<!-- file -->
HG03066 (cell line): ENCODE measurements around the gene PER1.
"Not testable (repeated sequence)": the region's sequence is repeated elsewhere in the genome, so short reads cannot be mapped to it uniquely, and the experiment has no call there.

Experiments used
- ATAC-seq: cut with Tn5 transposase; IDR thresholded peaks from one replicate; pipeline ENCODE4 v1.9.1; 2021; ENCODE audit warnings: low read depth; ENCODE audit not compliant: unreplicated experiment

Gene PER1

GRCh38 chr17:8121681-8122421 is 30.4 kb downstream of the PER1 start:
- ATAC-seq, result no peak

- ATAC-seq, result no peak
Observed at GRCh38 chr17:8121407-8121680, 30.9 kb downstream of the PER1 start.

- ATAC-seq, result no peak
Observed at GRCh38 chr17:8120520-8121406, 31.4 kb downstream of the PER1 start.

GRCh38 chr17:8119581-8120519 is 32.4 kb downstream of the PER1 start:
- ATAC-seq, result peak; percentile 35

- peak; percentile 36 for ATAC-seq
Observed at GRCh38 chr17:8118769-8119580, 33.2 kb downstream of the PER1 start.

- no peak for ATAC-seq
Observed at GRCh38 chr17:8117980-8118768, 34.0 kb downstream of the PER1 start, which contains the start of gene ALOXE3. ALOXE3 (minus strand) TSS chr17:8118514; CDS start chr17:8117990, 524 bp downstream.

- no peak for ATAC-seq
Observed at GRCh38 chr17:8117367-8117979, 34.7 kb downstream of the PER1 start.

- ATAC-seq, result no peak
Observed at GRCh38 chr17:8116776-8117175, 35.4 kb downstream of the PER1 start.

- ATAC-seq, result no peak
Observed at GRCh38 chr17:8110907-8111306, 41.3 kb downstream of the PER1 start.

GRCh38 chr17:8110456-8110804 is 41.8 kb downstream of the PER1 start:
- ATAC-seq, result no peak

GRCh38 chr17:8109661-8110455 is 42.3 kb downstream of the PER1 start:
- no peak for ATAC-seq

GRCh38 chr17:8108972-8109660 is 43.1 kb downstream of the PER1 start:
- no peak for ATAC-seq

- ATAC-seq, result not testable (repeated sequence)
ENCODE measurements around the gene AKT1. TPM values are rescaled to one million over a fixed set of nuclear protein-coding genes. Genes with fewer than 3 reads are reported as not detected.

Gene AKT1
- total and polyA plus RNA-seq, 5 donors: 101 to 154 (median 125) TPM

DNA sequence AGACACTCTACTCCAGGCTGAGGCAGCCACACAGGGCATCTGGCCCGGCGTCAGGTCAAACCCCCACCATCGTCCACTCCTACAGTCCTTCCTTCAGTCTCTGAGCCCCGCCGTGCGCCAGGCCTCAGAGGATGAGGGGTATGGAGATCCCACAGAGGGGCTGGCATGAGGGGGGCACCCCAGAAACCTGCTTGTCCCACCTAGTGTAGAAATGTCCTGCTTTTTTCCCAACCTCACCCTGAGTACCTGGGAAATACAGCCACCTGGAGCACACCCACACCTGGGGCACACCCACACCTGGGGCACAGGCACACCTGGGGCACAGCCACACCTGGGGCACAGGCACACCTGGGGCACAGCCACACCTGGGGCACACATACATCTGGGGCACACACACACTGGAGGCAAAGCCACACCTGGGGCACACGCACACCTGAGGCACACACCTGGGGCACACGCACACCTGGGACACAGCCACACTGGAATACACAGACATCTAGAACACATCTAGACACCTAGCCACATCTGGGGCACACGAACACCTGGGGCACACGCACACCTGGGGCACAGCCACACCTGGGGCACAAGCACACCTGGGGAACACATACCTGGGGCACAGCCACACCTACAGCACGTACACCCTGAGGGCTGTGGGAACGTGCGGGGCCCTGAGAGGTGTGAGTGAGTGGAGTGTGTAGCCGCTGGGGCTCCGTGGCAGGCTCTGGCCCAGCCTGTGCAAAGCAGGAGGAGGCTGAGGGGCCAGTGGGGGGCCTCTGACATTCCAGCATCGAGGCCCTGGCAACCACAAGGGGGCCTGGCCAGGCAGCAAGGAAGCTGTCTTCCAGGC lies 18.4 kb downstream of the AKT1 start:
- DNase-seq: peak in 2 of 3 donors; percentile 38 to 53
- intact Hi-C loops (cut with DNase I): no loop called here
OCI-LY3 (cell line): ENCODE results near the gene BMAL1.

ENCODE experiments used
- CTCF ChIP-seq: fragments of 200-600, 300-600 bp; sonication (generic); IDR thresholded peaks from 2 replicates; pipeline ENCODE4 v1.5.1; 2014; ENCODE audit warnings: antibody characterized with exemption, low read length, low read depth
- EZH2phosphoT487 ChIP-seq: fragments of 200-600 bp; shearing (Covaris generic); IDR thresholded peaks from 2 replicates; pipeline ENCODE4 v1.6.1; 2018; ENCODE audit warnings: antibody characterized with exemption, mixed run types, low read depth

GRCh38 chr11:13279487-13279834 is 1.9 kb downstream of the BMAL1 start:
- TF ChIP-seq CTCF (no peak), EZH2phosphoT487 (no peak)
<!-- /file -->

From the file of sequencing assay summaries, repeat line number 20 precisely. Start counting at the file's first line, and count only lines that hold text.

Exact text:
- ATAC-seq, result no peak